DC Resistivity Survey (Dipole-Dipole Array) At Waunita Hot Springs Geothermal Area (Heinrichs Geoexploration Company, 1981)

From Open Energy Information

Exploration Activity: DC Resistivity Survey (Dipole-Dipole Array) At Waunita Hot Springs Geothermal Area (Heinrichs Geoexploration Company, 1981)

Exploration Activity Details
Location Waunita Hot Springs Geothermal Area
Exploration Technique DC Resistivity Survey (Dipole-Dipole Array)
Activity Date 1981
Usefulness could be useful with more improvements
DOE-funding Unknown

Exploration Basis
The aim of the resisitivity surveys was to try to identify the location of the geothermal reservoir feeding the hot springs
Heinrichs Geoexploration Company conducted two phases of eletrical resistivity tomography around the Waunita Hot Springs and Tomichi Dome area. The first phase consisted of mapping and profile dipole-dipole surveys and Schlumberger soundings. The mapping dipole survey consisted of 103 stations over a 3 by 4 mile area using a transmitting dipole 7,000 feet in length and an orthogonal pair of 300 foot dipoles at each station. Injected currents of 6-8 amperes and a filtering frequency of 3.0 Hz were used. The profile dipole survey used a dipole with a length of 200 feet and transmitting-receiving station separations of 1-9 dipole lengths. An injected current of 5 amperes and 3.0 Hz frequency was used. The second phase consisted only of dipole-dipole mapping, with a transmitting dipole length of 7,000 feet and 132 stations spread over several areas of interest identified in Phase I. All stations used an orthogonal pair of 300-500 foot dipoles. Injected currents of 2-8 amperes were used with frequencies of either 0.1 or 0.3 Hz to eliminate induced coupling effects. All measurements were obtained using a GEOEX Mark 4 induced polarization-resistivity system. The resistivity surveys identified a low-resistivity zone approximately 7 km by 3.5 km in area extending NW to SE between Waunita Hot Springs and Black Sage Pass. Apparent resistivities in the zone ranged from 33-300 ohm-meters, with the lowest readings in synclinal Mesozoic sediments 2-3 km west of Black Sage Pass. Henrichs Geoexploration Company [1981] interpreted this zone as a 50 ohm unit of Mesozoic sediments over a 2000 ohm Precambrian crystalline basement. Contour mapping also suggested a possible resistivity low beneath the southern flank of Tomichi Dome; however, poor access limited coverage beneath the dome itself [Henrichs, 1981]. It should be noted that these surveys were conducted prior to the advent of modern inversion techniques (and computing power) and, as such, a reanalysis of these data may prove fruitful in identifying or better characterizing anomalies potentially associated with geothermal reservoirs.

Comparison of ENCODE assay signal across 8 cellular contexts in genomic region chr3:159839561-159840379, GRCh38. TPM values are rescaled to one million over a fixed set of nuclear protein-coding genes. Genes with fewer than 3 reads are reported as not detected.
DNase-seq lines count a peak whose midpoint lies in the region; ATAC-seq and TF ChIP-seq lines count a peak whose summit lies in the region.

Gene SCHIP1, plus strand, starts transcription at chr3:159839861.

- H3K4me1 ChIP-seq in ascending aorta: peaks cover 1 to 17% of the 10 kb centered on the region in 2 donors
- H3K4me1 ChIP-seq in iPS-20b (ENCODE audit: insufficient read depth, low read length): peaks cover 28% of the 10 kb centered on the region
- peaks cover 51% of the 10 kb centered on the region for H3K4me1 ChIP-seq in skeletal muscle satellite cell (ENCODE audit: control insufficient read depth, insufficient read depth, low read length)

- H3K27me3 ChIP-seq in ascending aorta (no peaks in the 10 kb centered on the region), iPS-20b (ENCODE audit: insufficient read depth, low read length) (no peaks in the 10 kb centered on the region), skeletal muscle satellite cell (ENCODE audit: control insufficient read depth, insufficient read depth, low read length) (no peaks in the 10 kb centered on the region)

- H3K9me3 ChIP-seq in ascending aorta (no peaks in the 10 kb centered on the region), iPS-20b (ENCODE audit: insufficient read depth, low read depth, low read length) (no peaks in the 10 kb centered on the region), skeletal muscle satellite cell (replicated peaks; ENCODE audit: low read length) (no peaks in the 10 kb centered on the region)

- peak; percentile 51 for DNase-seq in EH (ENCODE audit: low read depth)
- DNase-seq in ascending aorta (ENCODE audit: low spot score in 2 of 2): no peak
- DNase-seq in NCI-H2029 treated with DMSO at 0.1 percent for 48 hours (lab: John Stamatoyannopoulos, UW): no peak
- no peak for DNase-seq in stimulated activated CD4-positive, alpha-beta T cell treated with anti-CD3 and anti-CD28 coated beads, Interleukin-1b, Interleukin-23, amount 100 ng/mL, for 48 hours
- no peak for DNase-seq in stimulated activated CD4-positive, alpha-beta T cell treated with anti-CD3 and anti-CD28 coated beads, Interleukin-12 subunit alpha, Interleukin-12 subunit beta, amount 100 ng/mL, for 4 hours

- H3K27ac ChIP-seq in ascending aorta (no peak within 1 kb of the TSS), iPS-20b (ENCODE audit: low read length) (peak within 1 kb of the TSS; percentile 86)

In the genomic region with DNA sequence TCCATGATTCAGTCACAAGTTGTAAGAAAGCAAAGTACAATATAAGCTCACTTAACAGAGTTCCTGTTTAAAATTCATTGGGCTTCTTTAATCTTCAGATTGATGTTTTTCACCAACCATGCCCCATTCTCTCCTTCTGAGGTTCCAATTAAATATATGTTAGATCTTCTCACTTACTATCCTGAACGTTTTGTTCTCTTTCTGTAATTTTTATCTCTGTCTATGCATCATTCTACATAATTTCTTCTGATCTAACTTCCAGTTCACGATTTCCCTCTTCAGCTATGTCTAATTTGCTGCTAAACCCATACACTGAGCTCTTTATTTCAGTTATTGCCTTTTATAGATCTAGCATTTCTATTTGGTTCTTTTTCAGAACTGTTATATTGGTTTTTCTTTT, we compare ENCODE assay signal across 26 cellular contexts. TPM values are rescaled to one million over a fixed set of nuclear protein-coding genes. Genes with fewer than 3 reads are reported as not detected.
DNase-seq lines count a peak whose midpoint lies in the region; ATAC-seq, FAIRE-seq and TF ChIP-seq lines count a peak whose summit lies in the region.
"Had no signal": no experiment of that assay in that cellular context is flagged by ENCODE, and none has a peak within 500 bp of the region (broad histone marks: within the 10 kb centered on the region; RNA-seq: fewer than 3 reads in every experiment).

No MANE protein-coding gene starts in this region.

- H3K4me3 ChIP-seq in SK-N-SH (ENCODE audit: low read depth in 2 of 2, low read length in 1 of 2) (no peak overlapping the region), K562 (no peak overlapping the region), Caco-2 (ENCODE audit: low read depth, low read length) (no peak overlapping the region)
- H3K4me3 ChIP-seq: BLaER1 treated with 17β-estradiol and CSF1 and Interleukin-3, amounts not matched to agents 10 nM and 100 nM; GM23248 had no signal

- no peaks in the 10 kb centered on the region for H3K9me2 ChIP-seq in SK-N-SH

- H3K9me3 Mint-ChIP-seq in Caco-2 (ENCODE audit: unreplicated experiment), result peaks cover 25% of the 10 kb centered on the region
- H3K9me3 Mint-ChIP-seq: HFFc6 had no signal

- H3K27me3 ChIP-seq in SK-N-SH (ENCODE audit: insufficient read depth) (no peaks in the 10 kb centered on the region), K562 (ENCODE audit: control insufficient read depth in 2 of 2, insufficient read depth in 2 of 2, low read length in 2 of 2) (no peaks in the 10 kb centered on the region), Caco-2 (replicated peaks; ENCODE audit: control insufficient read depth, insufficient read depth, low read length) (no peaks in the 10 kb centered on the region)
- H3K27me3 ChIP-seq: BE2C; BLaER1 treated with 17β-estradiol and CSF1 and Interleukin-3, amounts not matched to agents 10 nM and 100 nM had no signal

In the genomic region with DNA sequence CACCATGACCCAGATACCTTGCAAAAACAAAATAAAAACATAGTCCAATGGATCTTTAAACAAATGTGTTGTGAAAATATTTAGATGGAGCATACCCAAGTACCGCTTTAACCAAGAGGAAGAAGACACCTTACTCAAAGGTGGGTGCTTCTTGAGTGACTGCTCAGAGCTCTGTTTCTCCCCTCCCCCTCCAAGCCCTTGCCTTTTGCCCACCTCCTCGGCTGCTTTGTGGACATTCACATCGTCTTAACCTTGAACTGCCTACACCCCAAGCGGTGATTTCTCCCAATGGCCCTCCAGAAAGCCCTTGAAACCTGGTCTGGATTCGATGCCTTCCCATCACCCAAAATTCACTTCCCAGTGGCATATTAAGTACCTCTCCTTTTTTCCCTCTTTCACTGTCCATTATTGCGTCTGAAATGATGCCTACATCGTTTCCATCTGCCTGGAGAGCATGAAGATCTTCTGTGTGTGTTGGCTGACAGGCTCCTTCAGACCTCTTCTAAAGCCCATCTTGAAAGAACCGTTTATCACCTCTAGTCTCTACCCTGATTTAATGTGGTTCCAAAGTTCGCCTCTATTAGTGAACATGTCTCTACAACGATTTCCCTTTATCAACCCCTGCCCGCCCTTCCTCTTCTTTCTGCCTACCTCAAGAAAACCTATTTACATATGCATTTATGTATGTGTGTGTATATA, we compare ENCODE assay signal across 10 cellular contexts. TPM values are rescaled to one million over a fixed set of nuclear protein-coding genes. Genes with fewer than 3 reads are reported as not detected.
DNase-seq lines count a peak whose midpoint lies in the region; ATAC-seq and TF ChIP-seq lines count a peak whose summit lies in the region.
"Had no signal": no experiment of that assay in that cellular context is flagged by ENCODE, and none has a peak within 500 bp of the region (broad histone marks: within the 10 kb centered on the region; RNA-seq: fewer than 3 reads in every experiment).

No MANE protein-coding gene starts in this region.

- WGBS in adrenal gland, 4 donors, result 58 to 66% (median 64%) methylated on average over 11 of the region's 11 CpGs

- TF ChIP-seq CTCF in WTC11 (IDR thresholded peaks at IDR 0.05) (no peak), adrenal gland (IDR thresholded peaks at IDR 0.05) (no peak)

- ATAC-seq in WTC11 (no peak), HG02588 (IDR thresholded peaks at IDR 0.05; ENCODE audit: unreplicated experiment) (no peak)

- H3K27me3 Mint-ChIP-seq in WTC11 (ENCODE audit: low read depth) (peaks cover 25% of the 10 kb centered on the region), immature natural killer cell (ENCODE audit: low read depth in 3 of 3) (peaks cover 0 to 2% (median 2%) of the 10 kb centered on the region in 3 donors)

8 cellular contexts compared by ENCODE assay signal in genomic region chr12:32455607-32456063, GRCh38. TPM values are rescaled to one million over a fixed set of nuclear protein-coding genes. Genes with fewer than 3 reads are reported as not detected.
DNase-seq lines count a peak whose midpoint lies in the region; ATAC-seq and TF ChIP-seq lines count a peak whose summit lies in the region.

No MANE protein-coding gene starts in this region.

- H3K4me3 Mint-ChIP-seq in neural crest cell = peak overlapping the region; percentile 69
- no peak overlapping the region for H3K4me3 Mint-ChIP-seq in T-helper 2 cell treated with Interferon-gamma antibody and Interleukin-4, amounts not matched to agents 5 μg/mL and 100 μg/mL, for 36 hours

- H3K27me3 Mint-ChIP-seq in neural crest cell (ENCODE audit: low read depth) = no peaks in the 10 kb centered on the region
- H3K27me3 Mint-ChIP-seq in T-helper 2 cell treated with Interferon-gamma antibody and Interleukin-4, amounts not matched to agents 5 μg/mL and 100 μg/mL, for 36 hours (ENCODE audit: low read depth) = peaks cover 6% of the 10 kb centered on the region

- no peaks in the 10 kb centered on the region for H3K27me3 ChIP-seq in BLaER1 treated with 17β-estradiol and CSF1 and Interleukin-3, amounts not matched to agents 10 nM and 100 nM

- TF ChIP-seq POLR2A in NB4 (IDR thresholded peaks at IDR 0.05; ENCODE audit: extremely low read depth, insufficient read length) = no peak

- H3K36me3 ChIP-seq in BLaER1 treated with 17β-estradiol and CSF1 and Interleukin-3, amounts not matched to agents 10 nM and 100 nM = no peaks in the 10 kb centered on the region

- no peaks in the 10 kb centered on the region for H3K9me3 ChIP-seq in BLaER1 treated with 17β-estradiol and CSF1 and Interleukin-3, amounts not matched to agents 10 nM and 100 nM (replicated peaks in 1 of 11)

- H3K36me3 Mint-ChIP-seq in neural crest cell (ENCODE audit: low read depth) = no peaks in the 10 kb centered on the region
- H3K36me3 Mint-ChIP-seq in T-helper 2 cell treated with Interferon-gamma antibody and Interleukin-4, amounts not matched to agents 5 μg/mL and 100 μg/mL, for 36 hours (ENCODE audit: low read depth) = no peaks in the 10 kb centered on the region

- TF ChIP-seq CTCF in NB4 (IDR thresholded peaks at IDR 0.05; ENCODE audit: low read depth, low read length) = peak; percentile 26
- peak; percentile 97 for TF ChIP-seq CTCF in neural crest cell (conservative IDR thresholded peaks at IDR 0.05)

Additional References